Finally, a cross-case analysis37 was carried out to link the context, the traumatic events, the coping strategies and the level of performance in each case.



Qualitative Results


Main Traumatic Events in the Affected Health Zones From 2013 to 2018

Figure 2 shows the main traumatic events that occurred in the different HZs from 2013 to 2018. These events are classified into two groups: first, battle-related events (BREs), ie, armed conflicts and their consequences and non-battle related events (NBREs). The first group of events was not reported in the stable cases (cases 1 and 2) and refer to conflicts between armed groups. These were either battles between two ethnic groups in conflict, or between armed rebels and the Congolese army.


Figure 2. Main Traumatic Events in Case 3 (Unstable HZ) and Case 4 (Intermediate HZ) From 2013 to 2018. Abbreviations: HZ, health zone; IDPs, internally displaced persons.


The difference between these two types lied in the causes of confrontations. In the first case (inter-ethnic conflicts), the main cause was the possession of land and property (for example, the spoliation of the cattle of one group by another). In the second case (clash between armed rebels and Congolese army), the principal cause was the gain of power over a given territory. For both types of conflicts, there were direct consequences such as killings, rapes, property destruction (including health facilities) and internal displacement (people moving from neighbouring areas into already unstable HZs). Displaced persons mixed with the population of the HZ by settling with host families. The armed rebels could also settle along certain roads to loot, and even kidnap people.

The main cause of these wars are inter-ethnic conflicts... In 2017, we can point to the conflict between herders and farmers, which took place in the middle plateau. The cows of the herders went to graze in the fields of the indigenous people of this area and there were clashes between these two peoples” (Nurse, case 3).

Since I have been in the health zone (13 years)... I have witnessed many atrocities and movements of the population (internal displacements)... these movements have affected the functioning of the health zone in the event that a health area moves to another area; go and understand by deduction of mass displacement, promiscuity, malnutrition and the enclosure of a health area where people have been emptied out...” (Nurse, case 4).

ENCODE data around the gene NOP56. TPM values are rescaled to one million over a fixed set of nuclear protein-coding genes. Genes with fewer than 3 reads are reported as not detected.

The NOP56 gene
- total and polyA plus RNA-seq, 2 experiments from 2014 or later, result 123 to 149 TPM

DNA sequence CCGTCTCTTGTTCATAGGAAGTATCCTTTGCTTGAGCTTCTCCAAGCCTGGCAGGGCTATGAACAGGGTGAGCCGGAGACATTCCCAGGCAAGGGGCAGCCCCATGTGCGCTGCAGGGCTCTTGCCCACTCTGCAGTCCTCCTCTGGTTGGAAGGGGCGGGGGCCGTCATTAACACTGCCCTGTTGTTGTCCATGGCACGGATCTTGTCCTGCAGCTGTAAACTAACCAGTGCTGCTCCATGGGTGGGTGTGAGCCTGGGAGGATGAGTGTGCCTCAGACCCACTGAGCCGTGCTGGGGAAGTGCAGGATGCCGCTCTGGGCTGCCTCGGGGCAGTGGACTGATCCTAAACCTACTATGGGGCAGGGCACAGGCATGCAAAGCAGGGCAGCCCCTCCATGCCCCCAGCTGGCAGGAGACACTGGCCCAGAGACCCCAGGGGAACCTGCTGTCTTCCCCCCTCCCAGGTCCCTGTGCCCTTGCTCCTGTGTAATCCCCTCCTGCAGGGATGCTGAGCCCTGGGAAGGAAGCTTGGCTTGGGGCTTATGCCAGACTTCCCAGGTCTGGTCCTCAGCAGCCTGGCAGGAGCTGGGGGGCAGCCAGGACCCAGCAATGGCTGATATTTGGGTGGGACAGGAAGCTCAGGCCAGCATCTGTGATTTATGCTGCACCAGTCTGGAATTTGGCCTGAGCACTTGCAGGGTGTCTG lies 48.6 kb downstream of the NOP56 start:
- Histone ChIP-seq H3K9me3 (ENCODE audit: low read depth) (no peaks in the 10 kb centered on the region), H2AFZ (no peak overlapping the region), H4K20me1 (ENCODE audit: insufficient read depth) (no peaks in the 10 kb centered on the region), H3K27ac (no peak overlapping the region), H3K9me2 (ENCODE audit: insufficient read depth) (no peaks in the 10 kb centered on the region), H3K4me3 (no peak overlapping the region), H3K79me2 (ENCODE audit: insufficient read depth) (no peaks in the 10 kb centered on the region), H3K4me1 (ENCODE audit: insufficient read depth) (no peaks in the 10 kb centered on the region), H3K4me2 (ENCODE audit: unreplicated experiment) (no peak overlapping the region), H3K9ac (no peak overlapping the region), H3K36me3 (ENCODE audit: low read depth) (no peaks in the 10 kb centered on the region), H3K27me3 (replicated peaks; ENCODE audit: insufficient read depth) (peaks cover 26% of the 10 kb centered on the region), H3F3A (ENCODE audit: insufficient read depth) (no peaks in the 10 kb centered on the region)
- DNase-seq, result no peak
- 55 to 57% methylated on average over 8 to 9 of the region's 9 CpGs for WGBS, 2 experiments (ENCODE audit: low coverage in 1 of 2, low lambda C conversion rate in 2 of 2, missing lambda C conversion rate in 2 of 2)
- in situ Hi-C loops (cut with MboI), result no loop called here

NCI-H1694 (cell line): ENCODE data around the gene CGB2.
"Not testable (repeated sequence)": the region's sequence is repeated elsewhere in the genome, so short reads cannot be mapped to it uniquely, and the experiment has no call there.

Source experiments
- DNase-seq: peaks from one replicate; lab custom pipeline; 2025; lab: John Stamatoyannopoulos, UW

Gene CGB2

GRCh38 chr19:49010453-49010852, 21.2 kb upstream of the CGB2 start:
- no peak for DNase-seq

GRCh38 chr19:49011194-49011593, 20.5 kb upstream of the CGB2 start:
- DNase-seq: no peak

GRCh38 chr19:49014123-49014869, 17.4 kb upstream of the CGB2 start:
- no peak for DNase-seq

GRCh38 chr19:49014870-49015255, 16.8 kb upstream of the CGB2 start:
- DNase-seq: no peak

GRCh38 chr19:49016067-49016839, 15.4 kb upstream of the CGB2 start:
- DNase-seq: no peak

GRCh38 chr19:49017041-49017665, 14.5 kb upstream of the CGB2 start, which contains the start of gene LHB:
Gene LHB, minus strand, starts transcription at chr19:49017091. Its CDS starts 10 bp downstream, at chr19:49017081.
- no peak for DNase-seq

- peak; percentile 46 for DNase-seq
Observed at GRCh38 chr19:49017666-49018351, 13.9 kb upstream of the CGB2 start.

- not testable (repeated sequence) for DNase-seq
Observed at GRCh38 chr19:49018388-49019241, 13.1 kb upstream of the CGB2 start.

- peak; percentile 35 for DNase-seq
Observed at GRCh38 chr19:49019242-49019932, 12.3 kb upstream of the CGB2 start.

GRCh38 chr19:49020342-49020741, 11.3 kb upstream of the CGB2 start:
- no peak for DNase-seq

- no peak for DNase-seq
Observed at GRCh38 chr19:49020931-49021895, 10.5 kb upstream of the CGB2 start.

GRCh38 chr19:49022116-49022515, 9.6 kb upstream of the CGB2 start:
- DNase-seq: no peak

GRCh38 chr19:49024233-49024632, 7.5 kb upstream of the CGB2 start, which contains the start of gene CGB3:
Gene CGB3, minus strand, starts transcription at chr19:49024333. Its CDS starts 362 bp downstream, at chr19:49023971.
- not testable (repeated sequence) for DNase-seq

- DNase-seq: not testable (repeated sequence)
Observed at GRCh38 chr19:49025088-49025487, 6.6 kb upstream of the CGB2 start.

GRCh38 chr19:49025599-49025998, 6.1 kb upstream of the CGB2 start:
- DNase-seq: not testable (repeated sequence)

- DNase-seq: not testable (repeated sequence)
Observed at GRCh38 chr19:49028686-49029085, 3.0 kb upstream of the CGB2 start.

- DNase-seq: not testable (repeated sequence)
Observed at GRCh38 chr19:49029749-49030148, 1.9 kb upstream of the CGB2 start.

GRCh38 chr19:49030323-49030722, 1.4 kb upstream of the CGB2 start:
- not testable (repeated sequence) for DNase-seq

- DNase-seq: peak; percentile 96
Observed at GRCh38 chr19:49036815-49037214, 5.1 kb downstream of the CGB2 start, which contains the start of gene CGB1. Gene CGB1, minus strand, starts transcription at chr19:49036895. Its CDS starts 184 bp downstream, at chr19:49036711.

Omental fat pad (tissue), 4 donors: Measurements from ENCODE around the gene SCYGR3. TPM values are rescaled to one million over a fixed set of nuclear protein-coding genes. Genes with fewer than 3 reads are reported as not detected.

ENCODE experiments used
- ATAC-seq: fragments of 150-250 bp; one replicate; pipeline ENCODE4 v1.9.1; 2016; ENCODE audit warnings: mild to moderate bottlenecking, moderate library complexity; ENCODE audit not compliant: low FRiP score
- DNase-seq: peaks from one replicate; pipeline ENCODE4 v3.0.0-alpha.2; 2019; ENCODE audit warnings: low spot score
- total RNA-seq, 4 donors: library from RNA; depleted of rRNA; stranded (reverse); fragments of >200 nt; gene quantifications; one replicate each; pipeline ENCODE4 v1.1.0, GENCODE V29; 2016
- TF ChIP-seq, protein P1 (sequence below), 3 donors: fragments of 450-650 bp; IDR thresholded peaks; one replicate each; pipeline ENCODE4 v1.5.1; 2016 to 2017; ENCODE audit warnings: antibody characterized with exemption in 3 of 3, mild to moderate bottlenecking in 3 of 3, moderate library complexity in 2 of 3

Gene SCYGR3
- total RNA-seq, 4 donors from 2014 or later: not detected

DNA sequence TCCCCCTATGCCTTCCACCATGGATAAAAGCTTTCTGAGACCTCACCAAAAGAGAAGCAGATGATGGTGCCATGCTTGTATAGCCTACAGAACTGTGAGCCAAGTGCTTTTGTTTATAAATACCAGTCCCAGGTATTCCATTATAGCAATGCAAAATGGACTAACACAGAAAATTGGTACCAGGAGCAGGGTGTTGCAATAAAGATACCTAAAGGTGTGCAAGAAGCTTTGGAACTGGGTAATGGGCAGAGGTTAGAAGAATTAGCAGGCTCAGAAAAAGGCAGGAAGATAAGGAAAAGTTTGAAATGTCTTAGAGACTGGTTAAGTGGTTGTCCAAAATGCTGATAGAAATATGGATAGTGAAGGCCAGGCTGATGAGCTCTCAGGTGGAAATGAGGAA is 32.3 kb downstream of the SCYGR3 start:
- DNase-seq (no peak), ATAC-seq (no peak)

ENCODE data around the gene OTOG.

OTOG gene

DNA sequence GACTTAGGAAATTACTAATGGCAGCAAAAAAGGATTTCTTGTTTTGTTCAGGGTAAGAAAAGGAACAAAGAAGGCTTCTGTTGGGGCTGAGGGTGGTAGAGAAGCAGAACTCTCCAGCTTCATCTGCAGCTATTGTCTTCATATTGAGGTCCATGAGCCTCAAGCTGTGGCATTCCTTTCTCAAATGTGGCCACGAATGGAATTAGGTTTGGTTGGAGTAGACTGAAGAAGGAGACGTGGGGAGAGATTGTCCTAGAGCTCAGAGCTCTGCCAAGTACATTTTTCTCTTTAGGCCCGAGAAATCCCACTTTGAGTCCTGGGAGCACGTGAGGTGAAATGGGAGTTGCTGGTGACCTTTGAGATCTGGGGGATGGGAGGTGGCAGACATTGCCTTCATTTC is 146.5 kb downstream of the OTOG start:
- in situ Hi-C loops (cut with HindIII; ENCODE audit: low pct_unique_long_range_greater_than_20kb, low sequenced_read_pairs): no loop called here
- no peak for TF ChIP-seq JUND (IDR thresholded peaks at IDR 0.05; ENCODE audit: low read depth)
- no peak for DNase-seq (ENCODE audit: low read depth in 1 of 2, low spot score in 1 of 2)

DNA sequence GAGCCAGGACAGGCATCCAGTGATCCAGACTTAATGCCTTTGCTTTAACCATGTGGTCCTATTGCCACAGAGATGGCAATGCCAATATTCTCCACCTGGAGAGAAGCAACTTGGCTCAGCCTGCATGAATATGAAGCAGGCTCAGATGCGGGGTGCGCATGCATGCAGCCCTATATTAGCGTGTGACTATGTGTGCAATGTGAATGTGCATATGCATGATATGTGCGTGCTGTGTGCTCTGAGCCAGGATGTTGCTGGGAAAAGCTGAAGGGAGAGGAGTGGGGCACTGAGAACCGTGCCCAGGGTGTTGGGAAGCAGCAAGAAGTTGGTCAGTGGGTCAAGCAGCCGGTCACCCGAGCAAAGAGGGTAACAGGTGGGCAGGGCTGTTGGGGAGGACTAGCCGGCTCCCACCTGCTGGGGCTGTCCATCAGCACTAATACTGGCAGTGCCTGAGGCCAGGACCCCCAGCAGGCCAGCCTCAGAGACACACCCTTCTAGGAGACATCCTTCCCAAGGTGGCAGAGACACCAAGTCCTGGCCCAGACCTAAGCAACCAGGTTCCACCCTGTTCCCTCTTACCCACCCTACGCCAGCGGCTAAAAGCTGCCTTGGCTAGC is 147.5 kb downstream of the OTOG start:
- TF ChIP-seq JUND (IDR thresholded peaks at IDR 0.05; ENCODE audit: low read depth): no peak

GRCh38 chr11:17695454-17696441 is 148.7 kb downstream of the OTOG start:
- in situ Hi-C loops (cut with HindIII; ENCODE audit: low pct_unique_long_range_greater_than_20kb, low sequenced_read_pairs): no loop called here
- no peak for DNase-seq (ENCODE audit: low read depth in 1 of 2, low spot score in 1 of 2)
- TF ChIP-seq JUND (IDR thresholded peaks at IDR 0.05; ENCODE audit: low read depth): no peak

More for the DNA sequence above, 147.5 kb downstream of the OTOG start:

The second type, the NBRE, were occasionally observed in the stable cases (1 and 2). They consist of other events that have an impact on the functioning of the health system, including recurrent epidemics of cholera and measles as well as very high prevalences of malnutrition. It was also reported that health workers went on strike for long periods of time due to unpaid bonuses. In case 3, there were also recurring natural disasters (overflow of Lake Tanganyika destroying the road to the HZ).

...These clashes are events that have marked our health zone. But in the meantime, we have the cholera epidemic which has become endemic. Recently we have also had a measles epidemic and what caused this measles epidemic was the nurses’ strike which lasted for 8 months to claim their salaries and bonuses...” (Nurse, case 3).

...the overflowing of Lake Tanganyika which caused destruction of houses and even roads. This negatively affected the health zone. There were difficulties of displacement between Fizi and Uvira ” (Administrative, case 3).


Adaptive Mechanisms Implemented by Affected Health Zones

Interviewees and the various reports consulted both mentioned coping mechanisms for traumatic events. The first mechanism, essentially cited in Fizi (case 3), was the use of military nurses (from the DRC armed forces) to carry out preventive activities (eg, vaccination, distribution of mosquito nets) and supervision in some case 3’s health areas. The HZ management team provided these nurses with rapid training. Their remuneration was derived from the financial resources directly involved in the activities supported by the non-governmental partners. The HZs was sometimes forced to dip into its reserves to pay the military nurses. These mechanisms were created to provide care in a health area affected by armed conflict while the population was still present.

To intervene in a health area in conflict, we have put in place a homemade strategy. We intervene through military collaboration. We contact the DRC military forces’s nurses and ask them to help us carry out supervisions and accompany mass activities such as vaccination, distribution of mosquito nets and other activities” (Physician, case 3).